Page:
Remember the expression less is more? It has its basis in the idea that simplicity can often communicate more effectively than complexity, that a single image can say more than many, that one clear statement can define a person or company’s mission better than a paragraph chock full of words, that a simple “Zen” mind can cut through the clutter of too many thoughts and distractions to reveal the quiet insight within.

I wholeheartedly agree with these reasons behind the embrace of “less.”  But, in conjunction with that, I would also argue that in today’s world, sometimes more is, in fact, … more.

The More in More

At first glance, it seems, of course, like more is … way too much! Too much information, too many news sources, too much social media, too many choices, too much stimuli all around! We are bombarded with so much information, that sometimes it feels like we are drowning in it!

However, let’s look at what I like to call a “Renaissance State of Mind.” In interviewing some remarkable modern Renaissance women, I discovered the power of more, particularly when channeled and used properly. What do I mean by a Renaissance state of mind? Well, it is an approach to life that is multi-passionate, driven by curiosity, constantly seeking to grow and expand. It is perceiving life as a banquet of knowledge and experiences, and eating hungrily at that table.

Navigating the More

So how does this Renaissance approach of “more” help with the challenges of life? Well, given the world we live in with its surplus of everything (which we are not likely to change anytime soon), the person who can flexibly move from one skill to another, from one discipline to another, who is more equipped, in other words, to handle that constant stream of stimuli is probably at a distinct advantage over the highly focused and specialized individual who can’t. It is the interdisciplinary style of Renaissance people that is the key. Because their interests and skills are far ranging, they are more able to see the interconnections between things, thus giving shape and direction to what sometimes feels like chaos. They are also more prone to use the information age to their advantage. Because they are growth-oriented and believe in the plasticity of the brain, they liberally use the web to learn new skills whenever they need them.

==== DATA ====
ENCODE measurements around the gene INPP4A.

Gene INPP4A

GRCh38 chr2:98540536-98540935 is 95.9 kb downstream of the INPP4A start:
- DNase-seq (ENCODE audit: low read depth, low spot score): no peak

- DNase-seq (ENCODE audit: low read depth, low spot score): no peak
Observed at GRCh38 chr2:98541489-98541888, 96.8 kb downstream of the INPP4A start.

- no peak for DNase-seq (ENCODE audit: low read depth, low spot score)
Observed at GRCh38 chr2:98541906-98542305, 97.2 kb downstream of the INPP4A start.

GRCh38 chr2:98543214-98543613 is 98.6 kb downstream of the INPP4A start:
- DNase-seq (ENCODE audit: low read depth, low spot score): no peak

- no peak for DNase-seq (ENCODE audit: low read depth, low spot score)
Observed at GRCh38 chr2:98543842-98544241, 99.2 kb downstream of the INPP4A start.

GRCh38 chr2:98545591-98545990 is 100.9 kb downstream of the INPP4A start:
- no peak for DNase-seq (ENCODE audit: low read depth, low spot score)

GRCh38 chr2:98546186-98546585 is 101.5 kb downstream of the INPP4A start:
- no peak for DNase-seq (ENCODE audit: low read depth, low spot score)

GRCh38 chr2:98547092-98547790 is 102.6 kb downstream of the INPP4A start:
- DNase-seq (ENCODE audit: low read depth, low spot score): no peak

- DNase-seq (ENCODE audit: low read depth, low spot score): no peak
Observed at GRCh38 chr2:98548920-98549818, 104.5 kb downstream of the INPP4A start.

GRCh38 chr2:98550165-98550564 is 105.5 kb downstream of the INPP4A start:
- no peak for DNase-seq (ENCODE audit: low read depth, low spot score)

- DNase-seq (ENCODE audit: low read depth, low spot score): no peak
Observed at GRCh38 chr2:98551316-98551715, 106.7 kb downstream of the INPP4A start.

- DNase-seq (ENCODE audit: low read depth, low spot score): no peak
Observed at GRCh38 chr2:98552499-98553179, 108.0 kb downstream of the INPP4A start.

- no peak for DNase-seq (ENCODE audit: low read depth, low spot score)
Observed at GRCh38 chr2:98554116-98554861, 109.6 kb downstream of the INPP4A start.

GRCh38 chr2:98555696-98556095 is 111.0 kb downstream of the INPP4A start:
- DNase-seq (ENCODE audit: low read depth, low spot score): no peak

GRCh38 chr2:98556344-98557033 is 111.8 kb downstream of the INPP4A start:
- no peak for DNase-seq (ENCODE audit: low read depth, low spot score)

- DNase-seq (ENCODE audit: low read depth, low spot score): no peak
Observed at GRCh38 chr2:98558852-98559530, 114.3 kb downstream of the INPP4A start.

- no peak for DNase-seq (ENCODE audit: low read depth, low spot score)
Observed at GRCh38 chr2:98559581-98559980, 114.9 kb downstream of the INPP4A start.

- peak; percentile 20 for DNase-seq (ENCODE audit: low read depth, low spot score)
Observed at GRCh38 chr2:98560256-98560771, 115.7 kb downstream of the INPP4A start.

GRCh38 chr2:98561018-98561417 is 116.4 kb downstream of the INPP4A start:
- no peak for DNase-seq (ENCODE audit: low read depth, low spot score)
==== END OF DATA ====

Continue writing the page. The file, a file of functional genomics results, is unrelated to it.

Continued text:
More in the Workplace

Which leads into the other natural advantage of having multiple skills: It has become more critical in an increasingly uncertain and shifting job market. Gone are the days when someone graduates from college, goes into their first professional job, and then stays at that job for their entire working lives. Statistically, the normal person in the 21st century will hold an average of 10 jobs in a lifetime, and this number appears to be growing. Considering these jobs will most likely differ from each other, at least in some respects, the person who has more skills will likely be able to adapt to a number of jobs – and thus be much more employable. It is also advantageous to realize the ways in which different arenas of knowledge can serve and enhance each other. Often when a problem or challenge is approached from outside a particular field—using methodology or insights from a different specialty—unexpected breakthroughs can occur.

When More Is Just More… Fun!

Let’s not forget the pleasure factor. Certainly, someone who is intensely focused in one area can experience great satisfaction and pleasure from their work, especially if it is their passion. (Think of the scientist, happily laboring year after year at the microscope, trying to crack a particular conundrum, looking for that singular discovery that will perhaps change the world.) But for those happy folks who have many passions, their lives are often rich, stimulating, exciting, and above all, never boring.